This refers to your ‘Issue of the Year’: Human Rights (January 18), which has been found to be a bigger issue than the COVID-19 pandemic. The focal point of a plethora of journalists is that everything has gone topsy-turvy since 2014 when the BJP was voted to power at the Centre and Narendra Modi became PM. ‘Human rights’, however, is not the issue of a single year, but an all-time and complex issue. By the way, letters seems to be the most convenient column to bear the editorial axe whenever there is a special issue.
M.C. Joshi, Lucknow
This refers to Ruben Banerjee’s Our Wronged Rights (January 18). The editor’s note is compact and comprehensive, mentioning many callous episodes of governance from the recent past. Openly biased and prejudiced against the poor, minorities, workers and dissidents, law enforcement ignores hundreds of wrongs committed by the government’s supporters. The system of justice is not in conformity with principles of fair jurisprudence and equality. The police are more favourable to those in power and more brutal against targeted opponents than they were during British Raj. All constitutional offices have become rubber-stamps of the party in power. The central and state governments have armed themselves with arbitrary powers by enacting draconian laws, the latest being ‘love jihad’ laws prescribing whom to love. Who knows, laws on when to love, where to love and how to love may soon follow!
M.N. Bhartiya, Goa
This refers to A Second Shot at Life (January 4). Ever since Dolly, the sheep, became the first mammal to be cloned 25 years ago, medical science adopted the potential of stem cells. But stem cell transplantation has an innate drawback of unbridled cell multiplication with a potential to cause cancers. Until research categorically proves the safety of stem cell use in healthcare, it ought to be used with caution.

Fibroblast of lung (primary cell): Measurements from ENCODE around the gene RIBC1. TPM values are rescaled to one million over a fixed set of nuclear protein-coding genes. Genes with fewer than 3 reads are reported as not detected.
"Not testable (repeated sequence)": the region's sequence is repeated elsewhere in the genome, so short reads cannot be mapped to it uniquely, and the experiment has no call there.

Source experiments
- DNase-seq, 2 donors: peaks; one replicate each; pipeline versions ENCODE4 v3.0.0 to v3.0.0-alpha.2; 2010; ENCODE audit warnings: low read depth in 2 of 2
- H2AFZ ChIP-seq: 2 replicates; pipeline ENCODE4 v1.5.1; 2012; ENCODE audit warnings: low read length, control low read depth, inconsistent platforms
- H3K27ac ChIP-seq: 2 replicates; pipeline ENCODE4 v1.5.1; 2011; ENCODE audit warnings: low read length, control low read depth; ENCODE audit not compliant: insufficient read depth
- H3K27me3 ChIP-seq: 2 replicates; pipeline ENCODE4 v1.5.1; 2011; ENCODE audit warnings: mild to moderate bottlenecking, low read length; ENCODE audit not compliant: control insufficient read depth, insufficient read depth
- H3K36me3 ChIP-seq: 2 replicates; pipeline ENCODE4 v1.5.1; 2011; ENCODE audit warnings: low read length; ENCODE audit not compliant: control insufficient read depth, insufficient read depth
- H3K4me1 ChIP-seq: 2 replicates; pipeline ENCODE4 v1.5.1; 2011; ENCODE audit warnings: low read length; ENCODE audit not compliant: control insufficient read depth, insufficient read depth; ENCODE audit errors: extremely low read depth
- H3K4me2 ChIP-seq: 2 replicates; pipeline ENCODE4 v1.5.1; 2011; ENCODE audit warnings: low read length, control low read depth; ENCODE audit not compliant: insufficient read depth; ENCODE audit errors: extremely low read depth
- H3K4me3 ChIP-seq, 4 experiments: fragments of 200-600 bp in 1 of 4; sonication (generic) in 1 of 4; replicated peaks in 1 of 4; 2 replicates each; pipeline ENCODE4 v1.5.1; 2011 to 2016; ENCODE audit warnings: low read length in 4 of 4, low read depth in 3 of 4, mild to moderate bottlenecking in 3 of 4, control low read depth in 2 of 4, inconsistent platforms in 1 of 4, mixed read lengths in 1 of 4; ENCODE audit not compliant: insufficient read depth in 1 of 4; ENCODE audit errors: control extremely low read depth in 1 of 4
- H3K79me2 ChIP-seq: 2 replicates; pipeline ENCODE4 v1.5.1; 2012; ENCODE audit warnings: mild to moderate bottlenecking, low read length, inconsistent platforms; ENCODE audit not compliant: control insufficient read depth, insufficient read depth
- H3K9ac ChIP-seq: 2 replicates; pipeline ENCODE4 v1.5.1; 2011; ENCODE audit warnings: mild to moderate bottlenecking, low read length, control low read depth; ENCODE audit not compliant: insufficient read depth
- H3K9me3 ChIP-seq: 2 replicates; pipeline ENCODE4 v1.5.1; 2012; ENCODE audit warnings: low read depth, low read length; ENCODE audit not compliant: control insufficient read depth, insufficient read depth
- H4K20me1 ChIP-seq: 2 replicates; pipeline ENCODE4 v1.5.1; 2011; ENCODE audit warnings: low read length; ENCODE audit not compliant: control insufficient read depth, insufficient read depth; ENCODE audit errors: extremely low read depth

George Jacob, Kochi
This refers to MumBye! Hello UP (January 4). Mumbai’s hold over Bollywood is so strong and old that it will not be easy for any other city to replace it. The Maharashtra CM’s fear is misplaced. When Bollywood makes more than 100 Hindi films a year—now there are OTT platforms too and no dearth of content—Mumbai need not worry as more is better for viewers. The Maharashtra government may have political differences with the Uttar Pradesh government, but if Yogi Adityanath plans to make a film city in Noida and pitches it to filmmakers as a world-class film city, then it will be a win-win situation for both producers and viewers. There is no doubt that it has potential to create huge employment opportunities for the people of Uttar Pradesh. The UP CM will have to ensure that he meets all critical stakeholders of the film industry to understand their needs so that the proposed film city really achieves the purpose.
Bal Govind, Noida
This refers to your story on the Congress, Where’s the Party? (January 4). The party’s plight is a matter of concern. The BJP is spreading its footprints and has covered the entire country except Tamil Nadu and Kerala. Western democracies still have their checks and balances as there is a system of two parties that take turns in power. In India, the Congress is the only party that can take on the BJP at the national level. It needs to do something to reinvent itself and revitalise the cadre at the grassroots level.
Rangarajan T.S., Bangalore